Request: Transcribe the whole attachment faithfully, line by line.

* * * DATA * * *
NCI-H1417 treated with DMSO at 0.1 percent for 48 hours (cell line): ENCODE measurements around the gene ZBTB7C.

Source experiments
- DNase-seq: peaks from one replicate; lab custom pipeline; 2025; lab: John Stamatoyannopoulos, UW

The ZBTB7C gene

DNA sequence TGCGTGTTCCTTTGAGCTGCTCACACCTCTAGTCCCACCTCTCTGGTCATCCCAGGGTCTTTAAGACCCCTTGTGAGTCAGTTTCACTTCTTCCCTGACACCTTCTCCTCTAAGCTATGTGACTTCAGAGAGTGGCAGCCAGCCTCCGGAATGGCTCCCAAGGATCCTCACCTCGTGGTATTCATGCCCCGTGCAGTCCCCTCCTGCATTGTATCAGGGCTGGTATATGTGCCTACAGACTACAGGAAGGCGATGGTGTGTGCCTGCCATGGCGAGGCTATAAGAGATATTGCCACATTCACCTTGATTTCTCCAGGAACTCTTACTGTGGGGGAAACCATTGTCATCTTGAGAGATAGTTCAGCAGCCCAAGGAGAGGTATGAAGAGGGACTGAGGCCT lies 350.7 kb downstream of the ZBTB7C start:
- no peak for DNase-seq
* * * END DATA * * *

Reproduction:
NCI-H1417 treated with DMSO at 0.1 percent for 48 hours (cell line): ENCODE measurements around the gene ZBTB7C.

Source experiments
- DNase-seq: peaks from one replicate; lab custom pipeline; 2025; lab: John Stamatoyannopoulos, UW

The ZBTB7C gene

DNA sequence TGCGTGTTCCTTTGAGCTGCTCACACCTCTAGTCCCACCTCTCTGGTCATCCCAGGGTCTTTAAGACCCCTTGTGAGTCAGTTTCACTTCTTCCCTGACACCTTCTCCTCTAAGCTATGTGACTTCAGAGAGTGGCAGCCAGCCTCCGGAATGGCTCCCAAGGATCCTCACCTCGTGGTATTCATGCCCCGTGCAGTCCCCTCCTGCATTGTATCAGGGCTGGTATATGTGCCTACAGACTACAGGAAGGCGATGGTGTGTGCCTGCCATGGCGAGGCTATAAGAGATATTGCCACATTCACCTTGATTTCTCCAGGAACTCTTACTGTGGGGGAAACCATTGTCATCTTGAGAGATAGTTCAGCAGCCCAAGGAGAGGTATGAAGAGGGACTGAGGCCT lies 350.7 kb downstream of the ZBTB7C start:
- no peak for DNase-seq